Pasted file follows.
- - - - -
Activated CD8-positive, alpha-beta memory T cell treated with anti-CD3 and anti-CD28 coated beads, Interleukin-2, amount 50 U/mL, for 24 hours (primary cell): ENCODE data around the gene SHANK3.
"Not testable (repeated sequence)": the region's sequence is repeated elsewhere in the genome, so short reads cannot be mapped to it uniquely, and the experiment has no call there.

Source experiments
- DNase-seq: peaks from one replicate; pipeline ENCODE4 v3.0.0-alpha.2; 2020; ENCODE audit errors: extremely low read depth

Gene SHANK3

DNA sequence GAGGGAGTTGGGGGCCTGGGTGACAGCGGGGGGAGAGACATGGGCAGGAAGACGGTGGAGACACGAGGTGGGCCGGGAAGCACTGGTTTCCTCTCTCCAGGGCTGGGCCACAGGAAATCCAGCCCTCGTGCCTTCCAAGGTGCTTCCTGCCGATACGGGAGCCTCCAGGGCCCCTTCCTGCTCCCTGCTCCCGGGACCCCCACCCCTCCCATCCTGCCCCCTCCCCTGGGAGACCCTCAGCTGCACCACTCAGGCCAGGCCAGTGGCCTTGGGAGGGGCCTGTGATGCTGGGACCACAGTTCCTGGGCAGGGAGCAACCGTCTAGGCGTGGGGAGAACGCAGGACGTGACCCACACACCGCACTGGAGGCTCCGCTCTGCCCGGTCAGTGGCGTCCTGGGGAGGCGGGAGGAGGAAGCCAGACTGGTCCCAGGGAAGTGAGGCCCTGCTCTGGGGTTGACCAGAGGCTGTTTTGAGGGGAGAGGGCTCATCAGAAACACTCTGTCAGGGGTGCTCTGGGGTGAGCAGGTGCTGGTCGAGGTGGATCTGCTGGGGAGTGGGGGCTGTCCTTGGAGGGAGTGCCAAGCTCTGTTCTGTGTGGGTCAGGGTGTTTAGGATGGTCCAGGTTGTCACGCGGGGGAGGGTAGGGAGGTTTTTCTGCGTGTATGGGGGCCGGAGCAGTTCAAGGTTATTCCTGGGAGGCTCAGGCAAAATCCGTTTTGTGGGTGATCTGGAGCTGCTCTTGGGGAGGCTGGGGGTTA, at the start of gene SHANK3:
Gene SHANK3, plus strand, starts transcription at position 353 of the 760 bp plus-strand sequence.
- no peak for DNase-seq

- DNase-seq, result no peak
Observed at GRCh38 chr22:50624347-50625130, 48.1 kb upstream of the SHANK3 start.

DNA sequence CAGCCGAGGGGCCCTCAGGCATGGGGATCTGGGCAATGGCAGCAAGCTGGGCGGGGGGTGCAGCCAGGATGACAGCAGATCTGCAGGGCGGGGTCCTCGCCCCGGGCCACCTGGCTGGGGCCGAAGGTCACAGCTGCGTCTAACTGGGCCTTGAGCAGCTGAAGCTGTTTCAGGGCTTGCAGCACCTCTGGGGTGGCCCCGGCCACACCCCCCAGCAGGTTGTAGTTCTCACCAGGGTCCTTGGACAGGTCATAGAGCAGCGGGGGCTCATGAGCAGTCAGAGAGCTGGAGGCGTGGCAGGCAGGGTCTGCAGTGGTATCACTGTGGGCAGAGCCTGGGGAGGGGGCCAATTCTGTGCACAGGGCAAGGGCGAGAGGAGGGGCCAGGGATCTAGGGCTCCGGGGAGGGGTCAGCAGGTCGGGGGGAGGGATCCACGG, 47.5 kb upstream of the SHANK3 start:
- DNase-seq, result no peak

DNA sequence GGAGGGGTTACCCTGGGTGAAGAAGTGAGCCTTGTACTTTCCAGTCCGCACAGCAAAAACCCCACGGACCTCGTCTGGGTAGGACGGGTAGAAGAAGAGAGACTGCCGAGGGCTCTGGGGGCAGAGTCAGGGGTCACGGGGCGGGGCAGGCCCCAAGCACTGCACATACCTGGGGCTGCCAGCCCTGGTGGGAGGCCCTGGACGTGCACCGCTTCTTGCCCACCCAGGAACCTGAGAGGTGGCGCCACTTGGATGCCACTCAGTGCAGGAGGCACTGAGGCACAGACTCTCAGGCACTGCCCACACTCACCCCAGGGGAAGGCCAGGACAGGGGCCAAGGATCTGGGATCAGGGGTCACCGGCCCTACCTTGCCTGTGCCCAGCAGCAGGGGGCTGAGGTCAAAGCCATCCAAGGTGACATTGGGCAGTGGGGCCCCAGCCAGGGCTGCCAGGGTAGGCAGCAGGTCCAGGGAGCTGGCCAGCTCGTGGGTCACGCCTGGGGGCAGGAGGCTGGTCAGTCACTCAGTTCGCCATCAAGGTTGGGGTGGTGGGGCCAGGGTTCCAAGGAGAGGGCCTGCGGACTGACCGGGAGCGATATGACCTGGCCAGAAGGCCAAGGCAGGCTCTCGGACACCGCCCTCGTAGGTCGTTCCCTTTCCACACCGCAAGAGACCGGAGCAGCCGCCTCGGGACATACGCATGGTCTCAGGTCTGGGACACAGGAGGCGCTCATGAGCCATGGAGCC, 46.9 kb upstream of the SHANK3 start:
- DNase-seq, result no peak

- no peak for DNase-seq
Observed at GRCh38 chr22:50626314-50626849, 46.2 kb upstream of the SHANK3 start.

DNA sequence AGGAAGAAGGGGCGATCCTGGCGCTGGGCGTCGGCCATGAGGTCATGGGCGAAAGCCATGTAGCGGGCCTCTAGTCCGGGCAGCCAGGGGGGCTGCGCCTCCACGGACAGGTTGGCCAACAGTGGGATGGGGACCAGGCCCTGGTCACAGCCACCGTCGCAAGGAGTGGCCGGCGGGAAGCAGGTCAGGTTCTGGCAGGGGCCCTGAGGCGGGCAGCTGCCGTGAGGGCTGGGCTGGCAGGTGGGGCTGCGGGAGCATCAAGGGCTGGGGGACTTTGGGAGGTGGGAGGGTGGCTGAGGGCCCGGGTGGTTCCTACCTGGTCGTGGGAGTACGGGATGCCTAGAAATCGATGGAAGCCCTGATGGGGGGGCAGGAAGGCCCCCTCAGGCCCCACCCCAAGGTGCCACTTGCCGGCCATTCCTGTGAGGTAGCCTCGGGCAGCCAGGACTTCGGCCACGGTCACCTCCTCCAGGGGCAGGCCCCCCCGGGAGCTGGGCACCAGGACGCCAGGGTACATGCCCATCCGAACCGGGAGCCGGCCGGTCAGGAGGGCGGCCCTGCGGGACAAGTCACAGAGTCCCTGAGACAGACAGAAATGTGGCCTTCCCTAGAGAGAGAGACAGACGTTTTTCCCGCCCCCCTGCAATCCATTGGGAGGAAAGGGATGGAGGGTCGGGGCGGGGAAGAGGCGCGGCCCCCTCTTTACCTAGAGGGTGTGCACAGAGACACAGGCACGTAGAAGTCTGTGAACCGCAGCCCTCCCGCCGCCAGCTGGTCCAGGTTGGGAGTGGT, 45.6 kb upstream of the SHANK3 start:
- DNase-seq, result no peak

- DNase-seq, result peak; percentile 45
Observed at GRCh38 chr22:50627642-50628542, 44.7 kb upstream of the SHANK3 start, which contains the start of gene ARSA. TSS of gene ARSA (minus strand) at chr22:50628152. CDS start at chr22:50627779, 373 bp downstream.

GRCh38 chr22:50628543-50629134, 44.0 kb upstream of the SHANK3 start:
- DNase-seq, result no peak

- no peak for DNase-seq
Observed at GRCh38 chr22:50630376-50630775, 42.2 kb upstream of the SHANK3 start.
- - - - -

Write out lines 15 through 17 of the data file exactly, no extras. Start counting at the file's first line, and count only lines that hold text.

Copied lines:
- no peak for DNase-seq
Observed at GRCh38 chr22:50626314-50626849, 46.2 kb upstream of the SHANK3 start.

DNA sequence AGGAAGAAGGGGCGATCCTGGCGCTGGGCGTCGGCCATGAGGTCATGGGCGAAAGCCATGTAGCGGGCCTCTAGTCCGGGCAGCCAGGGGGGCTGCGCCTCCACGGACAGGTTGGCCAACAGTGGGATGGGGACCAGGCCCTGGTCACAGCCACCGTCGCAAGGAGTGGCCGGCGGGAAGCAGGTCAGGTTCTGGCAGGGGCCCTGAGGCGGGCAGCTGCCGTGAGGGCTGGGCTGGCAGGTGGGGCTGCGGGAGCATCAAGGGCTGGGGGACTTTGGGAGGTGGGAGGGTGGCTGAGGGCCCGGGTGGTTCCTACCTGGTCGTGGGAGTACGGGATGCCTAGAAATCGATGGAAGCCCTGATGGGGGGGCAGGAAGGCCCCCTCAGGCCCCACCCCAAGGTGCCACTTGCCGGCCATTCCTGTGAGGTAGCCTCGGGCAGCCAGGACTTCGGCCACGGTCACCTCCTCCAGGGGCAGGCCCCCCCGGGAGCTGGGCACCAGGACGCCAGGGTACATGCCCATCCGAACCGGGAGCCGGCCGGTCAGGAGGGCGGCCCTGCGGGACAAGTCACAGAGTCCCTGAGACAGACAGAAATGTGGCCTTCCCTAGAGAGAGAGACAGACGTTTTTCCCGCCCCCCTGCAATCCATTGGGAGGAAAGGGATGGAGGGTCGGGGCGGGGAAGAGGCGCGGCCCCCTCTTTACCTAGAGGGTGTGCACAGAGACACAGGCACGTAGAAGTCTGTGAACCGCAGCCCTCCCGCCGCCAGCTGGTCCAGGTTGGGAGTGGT, 45.6 kb upstream of the SHANK3 start: